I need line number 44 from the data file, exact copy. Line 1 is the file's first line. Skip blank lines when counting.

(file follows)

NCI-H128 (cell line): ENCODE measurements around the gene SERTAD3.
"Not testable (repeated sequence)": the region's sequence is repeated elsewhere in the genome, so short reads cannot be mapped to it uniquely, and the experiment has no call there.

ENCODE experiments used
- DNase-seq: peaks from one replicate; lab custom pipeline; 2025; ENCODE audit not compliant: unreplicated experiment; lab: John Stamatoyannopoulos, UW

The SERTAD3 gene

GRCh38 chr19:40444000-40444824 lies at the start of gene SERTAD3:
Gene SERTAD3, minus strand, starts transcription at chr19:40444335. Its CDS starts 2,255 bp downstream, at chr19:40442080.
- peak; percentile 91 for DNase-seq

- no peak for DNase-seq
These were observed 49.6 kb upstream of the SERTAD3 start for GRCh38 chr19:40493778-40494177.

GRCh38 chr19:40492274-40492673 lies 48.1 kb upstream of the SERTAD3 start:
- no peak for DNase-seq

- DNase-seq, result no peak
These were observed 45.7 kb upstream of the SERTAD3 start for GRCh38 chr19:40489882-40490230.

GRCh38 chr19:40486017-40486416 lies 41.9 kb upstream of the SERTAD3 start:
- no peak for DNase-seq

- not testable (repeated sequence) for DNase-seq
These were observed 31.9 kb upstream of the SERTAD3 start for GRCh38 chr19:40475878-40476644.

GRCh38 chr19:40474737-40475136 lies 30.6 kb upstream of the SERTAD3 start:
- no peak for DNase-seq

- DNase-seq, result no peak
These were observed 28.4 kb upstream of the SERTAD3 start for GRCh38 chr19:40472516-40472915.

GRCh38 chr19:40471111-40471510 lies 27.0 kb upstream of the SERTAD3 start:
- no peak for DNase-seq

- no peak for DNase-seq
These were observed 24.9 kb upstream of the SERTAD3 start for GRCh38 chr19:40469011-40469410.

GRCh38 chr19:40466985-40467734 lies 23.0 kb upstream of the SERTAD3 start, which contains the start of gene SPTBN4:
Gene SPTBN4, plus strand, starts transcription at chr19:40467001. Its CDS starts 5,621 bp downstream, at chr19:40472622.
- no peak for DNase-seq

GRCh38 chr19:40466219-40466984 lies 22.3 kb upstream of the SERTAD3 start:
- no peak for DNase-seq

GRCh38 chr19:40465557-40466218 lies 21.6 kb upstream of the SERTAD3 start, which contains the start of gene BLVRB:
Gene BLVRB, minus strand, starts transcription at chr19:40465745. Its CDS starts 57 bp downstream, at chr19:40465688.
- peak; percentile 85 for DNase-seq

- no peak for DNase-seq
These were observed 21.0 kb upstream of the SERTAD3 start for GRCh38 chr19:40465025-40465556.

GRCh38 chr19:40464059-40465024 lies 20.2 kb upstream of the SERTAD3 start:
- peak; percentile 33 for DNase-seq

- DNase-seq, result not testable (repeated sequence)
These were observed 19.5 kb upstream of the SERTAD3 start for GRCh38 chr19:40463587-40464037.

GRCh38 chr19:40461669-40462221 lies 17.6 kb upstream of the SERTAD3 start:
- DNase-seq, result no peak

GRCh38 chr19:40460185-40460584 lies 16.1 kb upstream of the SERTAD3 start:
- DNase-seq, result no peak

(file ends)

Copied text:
- DNase-seq, result no peak